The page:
I’ve been thinking a lot about the 23rd and me. Not a DNA kit that reveals you once dated your half-brother by “accident”. The year 2023. For example, will this be the year I invent the perfect diet?
I’m not talking about weight loss diets like when your grandmother lived off Tabs and Figurines. I’m talking about a diet lifestyle. Maybe this is the year you become a “sutainatarian”, which sounds like a place they put people with TB in the old days.
If I become a sustainer, which is also a real thing, I’ll be the darling of the party! (“See, it’s about time we reduced our impact on the environment through a diet of whole grains, nuts, and legumes… Wait! Where are you going? I’m not done yet!”)
Speaking of which, what are legumes? No one really knows, but I’m pretty sure they’re those little fruit soda bottles made out of wax that you can eat. You’re welcome.
Sustainatarians are the noblest of the very specific diets you can choose from in 2023. If this mantle seems too heavy for you, maybe you’re more of a “social omnivore,” a term I just learned about in the current issue of “Bon Appetit,” which I believe is French for “I’d rather smoke.”
Social omnivores do not buy or eat meat at home, but eat it at a restaurant if they are invited to dinner, or to dinner at a stranger’s house. I believe the more familiar term for this dietary lifestyle choice is “cheap ass”.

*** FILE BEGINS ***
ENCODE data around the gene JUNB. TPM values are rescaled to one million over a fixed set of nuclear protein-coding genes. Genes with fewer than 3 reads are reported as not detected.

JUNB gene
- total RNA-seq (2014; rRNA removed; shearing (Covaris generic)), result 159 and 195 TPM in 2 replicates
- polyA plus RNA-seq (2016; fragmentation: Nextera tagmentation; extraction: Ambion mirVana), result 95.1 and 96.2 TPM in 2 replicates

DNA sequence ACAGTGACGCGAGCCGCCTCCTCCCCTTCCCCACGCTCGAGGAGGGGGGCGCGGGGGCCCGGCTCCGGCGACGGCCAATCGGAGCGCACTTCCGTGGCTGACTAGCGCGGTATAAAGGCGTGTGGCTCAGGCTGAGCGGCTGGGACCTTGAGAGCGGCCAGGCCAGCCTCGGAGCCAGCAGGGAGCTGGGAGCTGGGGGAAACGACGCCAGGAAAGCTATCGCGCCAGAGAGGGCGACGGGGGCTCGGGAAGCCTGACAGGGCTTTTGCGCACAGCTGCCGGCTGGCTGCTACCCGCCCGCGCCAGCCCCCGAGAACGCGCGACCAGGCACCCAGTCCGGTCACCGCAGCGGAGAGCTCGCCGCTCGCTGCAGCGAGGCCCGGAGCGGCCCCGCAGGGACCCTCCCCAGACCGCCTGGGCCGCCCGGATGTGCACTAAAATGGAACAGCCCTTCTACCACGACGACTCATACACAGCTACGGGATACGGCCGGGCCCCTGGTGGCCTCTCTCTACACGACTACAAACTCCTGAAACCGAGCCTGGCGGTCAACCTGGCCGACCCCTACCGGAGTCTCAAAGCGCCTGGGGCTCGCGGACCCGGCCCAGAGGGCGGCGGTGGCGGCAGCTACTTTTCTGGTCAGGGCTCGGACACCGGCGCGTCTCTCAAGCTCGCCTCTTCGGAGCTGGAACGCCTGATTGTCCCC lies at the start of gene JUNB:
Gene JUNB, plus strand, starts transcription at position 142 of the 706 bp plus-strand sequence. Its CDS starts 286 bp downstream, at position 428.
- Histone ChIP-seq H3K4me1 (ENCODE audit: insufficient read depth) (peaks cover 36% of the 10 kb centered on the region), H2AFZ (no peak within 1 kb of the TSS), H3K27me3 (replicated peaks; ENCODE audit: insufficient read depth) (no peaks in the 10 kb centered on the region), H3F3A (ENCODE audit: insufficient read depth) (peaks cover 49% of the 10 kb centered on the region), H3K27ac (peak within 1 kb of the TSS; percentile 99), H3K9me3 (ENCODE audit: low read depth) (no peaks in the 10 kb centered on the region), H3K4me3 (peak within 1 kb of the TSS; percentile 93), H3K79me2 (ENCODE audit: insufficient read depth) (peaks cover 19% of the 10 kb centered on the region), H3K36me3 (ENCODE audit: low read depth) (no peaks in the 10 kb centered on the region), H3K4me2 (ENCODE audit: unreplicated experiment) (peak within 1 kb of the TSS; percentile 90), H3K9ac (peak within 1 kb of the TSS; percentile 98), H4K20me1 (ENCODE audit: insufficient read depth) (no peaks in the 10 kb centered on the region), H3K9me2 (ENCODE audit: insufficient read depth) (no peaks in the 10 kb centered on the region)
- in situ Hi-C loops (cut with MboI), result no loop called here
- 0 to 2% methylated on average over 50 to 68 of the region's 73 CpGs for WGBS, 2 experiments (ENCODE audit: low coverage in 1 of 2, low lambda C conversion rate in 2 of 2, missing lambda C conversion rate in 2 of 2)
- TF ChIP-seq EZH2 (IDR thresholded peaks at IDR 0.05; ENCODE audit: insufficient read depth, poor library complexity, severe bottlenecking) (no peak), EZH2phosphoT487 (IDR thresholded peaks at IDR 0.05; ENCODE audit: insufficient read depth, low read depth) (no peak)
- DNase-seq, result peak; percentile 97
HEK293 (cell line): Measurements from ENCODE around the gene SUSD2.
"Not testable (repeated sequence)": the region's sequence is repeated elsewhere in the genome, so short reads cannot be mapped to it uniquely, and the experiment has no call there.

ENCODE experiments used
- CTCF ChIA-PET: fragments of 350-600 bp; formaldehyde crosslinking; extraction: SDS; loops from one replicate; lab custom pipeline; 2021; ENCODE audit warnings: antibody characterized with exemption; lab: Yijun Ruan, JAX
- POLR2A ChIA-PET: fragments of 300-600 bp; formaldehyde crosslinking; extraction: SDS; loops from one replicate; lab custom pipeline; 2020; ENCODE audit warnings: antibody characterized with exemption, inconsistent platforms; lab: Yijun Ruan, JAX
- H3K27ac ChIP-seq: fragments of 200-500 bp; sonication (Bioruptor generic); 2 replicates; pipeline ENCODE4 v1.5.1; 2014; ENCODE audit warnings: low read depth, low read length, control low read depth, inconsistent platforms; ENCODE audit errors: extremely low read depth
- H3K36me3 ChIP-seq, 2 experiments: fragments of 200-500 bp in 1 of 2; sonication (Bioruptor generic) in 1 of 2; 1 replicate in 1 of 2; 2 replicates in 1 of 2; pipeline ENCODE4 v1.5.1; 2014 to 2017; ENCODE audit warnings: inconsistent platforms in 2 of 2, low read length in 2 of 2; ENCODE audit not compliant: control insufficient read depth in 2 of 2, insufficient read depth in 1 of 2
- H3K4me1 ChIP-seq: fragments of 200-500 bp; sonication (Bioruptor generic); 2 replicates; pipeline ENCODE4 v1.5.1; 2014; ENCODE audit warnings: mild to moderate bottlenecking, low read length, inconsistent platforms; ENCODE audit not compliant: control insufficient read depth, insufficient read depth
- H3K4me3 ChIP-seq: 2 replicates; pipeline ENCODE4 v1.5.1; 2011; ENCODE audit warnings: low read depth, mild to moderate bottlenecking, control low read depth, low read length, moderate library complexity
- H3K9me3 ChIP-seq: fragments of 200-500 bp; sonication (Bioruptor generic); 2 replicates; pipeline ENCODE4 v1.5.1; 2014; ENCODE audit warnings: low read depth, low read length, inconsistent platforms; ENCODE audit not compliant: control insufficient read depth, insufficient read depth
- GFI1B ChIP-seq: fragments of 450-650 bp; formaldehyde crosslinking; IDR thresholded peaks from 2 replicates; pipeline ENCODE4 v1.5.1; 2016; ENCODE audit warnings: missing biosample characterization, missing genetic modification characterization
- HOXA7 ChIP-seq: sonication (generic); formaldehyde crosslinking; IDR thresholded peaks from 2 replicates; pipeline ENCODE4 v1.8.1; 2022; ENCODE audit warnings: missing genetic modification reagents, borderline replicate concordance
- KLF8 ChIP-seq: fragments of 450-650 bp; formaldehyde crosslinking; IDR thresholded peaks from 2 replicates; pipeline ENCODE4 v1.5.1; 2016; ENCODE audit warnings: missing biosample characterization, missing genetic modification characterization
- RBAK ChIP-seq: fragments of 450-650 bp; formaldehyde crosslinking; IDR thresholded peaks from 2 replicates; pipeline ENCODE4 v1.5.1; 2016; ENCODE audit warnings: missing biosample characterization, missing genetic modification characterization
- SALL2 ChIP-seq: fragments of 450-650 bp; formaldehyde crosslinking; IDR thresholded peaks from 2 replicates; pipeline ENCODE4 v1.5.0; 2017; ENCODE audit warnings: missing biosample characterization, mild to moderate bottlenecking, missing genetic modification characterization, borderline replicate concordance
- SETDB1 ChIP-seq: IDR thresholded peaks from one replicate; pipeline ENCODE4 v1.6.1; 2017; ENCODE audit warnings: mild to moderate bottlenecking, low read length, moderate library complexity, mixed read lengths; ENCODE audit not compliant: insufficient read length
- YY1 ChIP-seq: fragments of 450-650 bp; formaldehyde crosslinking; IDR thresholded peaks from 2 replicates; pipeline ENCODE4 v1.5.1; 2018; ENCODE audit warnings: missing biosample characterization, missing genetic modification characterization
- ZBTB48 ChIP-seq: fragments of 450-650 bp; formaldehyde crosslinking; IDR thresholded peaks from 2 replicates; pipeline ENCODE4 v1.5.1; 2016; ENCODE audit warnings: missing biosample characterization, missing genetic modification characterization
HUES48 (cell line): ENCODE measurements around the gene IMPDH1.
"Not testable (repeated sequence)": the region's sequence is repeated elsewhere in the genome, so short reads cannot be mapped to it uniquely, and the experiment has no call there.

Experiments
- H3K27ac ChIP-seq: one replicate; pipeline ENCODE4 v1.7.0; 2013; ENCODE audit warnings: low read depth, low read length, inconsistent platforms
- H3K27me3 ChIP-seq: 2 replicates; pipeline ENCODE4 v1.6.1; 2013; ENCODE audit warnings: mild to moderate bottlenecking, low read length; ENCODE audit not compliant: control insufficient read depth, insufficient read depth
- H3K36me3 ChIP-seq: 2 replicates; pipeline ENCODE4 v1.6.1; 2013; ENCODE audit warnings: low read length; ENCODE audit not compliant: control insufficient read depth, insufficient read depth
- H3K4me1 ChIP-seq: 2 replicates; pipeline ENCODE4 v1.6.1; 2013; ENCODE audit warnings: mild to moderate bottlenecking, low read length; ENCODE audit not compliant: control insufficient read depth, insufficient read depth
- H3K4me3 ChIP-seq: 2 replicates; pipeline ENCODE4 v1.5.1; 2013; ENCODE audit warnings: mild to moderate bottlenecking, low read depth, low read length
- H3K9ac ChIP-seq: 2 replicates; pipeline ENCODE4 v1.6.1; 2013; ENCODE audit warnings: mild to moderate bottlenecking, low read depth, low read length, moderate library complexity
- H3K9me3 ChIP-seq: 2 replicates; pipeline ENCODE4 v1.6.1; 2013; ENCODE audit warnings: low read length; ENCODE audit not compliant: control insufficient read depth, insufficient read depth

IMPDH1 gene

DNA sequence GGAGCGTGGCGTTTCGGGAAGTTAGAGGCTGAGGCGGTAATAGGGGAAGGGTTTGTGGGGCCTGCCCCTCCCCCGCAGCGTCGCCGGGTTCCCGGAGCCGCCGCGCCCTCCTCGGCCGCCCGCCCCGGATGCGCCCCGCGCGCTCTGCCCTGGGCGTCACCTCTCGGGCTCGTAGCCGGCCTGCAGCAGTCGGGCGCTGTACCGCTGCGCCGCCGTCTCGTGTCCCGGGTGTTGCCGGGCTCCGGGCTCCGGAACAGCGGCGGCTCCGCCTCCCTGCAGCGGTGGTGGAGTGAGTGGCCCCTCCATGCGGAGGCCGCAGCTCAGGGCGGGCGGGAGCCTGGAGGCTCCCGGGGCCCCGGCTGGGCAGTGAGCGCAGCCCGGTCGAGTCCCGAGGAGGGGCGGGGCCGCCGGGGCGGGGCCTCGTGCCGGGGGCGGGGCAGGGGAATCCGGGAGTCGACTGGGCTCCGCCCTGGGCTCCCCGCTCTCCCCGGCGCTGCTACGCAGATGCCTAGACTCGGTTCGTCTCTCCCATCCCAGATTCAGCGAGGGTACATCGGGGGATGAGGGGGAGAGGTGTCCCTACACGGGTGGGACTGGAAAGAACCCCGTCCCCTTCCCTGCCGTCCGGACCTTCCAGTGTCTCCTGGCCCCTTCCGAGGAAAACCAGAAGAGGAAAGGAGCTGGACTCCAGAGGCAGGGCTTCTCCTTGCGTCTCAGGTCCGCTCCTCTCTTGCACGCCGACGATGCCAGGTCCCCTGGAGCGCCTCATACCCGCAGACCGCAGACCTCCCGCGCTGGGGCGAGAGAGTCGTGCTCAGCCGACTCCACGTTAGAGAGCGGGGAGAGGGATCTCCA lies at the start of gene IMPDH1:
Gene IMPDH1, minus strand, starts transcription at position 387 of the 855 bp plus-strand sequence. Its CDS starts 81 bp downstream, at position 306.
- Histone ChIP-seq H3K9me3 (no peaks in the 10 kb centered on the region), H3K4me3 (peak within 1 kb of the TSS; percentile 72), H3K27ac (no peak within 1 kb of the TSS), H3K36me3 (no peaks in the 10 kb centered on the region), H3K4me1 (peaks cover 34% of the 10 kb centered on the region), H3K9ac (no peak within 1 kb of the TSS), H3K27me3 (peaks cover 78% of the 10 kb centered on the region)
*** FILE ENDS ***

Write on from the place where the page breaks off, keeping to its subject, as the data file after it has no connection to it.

Seriously, social omnivores try not to be so stiff as to hurt feelings or make party hosts cobble together separate meals like they’re picky toddlers.
You may be more of a “flexitarian” described as someone who is mostly vegetarian but occasionally eats meat and fish. Unlike social omnivores, flexitarians sometimes pay for meat and fish and consume them at home. They might even invite a few “meatatarists” to show their openness. Meatarians are people who consume meat every day. Like me.
You could leave this meat mentality behind at 23 and become a “reducer”, someone who consciously reduces the amount of meat and dairy consumed per day. If you still don’t understand what that means, let me use it in a sentence: A social omnivore and a reducer go to a bar. How long does it take for the reducer to realize that he has bought each wheel?
“Climate workers” do not consume any beef or lamb because of the environmental impact of corporate farms; “pescatarians” eat fish but not meat; and “vegans” do not eat meat, fish, seafood, dairy, or eggs, but subsist entirely on a healthy and wholesome plant-based diet, occasionally laced with a thinly veiled contempt for everyone else. The “carnetarian” eats meat but not fish, so I estimate the average age to be 24 months. It will take a little longer before the “fish” is shaped into the shape of a battered finger and doused in ketchup in the school cafeteria.
I had a hard time finding the right lane – I can’t be a meat-tarian forever – until I learned about a “veggie-eater” – someone who is not a vegetarian and eats meat but tries to cause as little suffering to animals and as little damage to the environment as possible . Perfect!
I already buy grass-fed beef because I prefer to think my steak came from a cow that lived a beautiful life on bucolic pastures only in the blue part of Texas, so, OK, on the streets of Austin. And I’ve been buying cage-free and free-range eggs for years because I prefer eggs laid by a chatty bunch of hens who wear “Rose’ All Day” t-shirts and make fun of all the big rooster energies in the backyard.
It’s possible that I was imagining it all. So as a vegetarian, am I right?
Celia Rivenbark is a NYT bestselling author and columnist. Email her at [email protected]